We, along with members of the community that neighbor this property, are urging the Department of Planning and Permitting to reject the Waimanalo property owners’ dangerous proposal, and consider a solution that allows the once exquisite beach to be restored. The DPP has a legal obligation to reject the application for the Waimanalo Paradise Seawall expansion since a public sand beach exists here and the proposal is not in the interest of the public. We thank the DPP for your thoughtful consideration of the Surfrider Foundation’s request that you reject this shoreline setback variance application for the repair and expansion of the Waimanalo Paradise Seawall and consider the many alternatives offered above. It is your legal obligation, and an important decision for the future of all public sand beaches on Oʻahu. Please protect Waimanalo beach for the benefit of present and future generations.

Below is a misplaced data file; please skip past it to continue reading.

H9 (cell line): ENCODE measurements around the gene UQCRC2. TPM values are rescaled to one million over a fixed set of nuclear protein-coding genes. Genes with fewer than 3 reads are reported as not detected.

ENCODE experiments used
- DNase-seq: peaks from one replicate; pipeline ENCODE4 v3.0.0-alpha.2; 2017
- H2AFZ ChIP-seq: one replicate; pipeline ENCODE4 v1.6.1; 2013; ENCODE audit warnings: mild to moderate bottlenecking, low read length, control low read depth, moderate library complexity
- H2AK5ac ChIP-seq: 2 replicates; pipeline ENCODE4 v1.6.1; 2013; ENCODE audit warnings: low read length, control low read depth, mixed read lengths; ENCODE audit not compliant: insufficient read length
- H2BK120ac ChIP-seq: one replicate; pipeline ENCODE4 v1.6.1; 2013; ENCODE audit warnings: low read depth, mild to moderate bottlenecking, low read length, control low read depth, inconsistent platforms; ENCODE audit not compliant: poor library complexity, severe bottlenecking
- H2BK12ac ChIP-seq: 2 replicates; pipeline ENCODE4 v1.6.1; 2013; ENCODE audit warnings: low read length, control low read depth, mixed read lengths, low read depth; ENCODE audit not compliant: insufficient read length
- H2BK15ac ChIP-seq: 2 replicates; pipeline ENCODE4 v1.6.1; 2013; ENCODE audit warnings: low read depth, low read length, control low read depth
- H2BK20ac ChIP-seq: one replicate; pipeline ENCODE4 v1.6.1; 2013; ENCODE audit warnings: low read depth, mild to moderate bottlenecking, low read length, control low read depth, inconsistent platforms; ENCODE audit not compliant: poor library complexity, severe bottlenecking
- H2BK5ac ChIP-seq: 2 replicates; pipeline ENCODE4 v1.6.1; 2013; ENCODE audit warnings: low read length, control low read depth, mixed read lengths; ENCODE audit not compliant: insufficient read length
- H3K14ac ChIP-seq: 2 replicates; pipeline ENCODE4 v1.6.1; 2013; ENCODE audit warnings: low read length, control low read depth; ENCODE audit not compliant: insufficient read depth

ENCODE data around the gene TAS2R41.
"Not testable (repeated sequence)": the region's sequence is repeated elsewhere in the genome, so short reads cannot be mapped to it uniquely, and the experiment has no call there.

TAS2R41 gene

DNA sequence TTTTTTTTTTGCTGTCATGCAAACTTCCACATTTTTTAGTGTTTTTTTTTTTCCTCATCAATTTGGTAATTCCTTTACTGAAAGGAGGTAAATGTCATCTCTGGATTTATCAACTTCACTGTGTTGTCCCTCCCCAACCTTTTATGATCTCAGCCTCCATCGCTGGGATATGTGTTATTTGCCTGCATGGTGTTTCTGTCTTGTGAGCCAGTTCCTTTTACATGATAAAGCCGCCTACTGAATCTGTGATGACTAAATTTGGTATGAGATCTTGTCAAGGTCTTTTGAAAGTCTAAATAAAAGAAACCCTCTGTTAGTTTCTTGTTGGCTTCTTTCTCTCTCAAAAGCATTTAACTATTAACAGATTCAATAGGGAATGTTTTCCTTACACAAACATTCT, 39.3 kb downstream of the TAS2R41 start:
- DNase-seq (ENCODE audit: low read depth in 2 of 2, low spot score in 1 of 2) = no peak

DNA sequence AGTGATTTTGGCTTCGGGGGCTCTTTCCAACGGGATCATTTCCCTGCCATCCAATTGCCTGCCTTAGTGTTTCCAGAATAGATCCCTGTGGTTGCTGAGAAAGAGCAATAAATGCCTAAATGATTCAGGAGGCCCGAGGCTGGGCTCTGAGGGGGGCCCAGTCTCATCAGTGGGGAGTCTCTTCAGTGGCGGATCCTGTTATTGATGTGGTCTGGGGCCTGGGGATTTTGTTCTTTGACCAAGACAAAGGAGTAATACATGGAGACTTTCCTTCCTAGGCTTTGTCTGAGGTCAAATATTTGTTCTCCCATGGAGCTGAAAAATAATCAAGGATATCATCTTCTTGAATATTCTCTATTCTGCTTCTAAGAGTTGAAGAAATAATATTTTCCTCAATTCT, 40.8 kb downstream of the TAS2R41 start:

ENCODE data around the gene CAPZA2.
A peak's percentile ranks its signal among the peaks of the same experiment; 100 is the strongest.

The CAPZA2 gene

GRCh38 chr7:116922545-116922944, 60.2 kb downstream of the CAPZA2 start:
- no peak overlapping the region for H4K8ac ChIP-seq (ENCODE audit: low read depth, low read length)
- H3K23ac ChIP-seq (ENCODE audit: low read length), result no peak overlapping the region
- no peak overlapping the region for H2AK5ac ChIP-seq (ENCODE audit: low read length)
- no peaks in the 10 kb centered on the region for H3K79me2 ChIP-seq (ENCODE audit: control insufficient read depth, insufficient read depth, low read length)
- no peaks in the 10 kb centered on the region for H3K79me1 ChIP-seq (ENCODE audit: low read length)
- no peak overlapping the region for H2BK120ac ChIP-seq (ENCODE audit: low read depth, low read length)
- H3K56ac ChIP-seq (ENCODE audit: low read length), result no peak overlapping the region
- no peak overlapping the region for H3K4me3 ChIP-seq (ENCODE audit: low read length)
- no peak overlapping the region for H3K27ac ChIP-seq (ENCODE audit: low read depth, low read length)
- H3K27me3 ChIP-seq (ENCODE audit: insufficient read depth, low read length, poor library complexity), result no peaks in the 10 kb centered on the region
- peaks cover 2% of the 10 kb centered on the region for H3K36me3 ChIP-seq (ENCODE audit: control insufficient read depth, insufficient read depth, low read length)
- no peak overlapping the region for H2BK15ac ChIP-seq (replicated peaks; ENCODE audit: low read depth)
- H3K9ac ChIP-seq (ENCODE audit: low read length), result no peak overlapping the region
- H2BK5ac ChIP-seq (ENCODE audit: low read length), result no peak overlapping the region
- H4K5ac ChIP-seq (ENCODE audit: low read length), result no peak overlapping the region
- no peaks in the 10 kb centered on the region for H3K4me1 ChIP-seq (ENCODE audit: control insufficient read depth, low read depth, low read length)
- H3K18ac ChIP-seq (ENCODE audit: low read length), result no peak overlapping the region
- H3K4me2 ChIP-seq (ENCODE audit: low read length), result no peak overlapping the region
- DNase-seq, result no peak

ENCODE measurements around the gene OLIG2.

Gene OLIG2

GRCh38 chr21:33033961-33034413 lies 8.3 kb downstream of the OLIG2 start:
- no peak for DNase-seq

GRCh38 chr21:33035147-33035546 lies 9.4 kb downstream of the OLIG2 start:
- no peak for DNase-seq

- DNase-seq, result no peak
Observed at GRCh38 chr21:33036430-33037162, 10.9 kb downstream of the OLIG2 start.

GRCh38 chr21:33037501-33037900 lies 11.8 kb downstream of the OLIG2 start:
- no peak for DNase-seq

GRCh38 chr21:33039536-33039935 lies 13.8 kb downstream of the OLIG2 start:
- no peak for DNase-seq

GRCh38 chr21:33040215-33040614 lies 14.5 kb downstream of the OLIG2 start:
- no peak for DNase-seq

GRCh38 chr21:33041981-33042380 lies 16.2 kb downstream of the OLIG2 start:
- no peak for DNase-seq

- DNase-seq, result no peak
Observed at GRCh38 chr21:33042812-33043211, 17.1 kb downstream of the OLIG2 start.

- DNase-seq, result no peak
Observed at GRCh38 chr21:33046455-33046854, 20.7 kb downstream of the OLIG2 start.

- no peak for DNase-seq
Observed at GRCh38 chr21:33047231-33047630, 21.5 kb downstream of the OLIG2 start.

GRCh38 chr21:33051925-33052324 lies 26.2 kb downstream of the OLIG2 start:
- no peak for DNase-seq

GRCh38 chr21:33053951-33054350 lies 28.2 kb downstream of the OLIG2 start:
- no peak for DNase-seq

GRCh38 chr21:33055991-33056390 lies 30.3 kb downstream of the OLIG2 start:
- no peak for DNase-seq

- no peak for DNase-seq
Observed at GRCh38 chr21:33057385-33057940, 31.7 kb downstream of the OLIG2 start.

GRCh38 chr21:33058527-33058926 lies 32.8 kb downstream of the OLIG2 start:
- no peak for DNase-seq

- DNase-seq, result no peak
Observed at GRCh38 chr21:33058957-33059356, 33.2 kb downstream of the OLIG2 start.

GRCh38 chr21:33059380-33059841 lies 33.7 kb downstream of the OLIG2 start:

In November 2020, the City’s Department of Permitting and Planning (DPP) made a decision to grant the developers their requested variance to repair and heighten the seawall. This is a disappointing outcome, and the City has failed to fulfill their legal responsibility to protect the shoreline and the public trust beach resource.
Surfrider Foundation will continue to call for the City & the State to follow the law and Constitution to protect our sandy beaches and beach access for future generations.
Questions? Contact Beach Protection Coordinator at firstname.lastname@example.org.